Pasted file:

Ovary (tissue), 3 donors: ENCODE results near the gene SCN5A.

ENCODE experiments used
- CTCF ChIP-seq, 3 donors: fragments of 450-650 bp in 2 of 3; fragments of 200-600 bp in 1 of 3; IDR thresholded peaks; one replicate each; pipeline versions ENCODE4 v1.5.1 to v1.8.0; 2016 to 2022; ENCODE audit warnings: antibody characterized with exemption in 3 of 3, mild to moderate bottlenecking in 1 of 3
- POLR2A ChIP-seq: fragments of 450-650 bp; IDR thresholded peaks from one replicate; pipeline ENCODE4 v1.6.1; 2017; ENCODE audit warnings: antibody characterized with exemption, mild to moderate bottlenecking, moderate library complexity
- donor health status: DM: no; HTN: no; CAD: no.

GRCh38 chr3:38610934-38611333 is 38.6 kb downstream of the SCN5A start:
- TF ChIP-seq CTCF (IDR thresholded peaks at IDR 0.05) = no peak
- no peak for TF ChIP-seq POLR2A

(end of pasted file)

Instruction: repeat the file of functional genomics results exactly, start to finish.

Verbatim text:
Ovary (tissue), 3 donors: ENCODE results near the gene SCN5A.

ENCODE experiments used
- CTCF ChIP-seq, 3 donors: fragments of 450-650 bp in 2 of 3; fragments of 200-600 bp in 1 of 3; IDR thresholded peaks; one replicate each; pipeline versions ENCODE4 v1.5.1 to v1.8.0; 2016 to 2022; ENCODE audit warnings: antibody characterized with exemption in 3 of 3, mild to moderate bottlenecking in 1 of 3
- POLR2A ChIP-seq: fragments of 450-650 bp; IDR thresholded peaks from one replicate; pipeline ENCODE4 v1.6.1; 2017; ENCODE audit warnings: antibody characterized with exemption, mild to moderate bottlenecking, moderate library complexity
- donor health status: DM: no; HTN: no; CAD: no.

GRCh38 chr3:38610934-38611333 is 38.6 kb downstream of the SCN5A start:
- TF ChIP-seq CTCF (IDR thresholded peaks at IDR 0.05) = no peak
- no peak for TF ChIP-seq POLR2A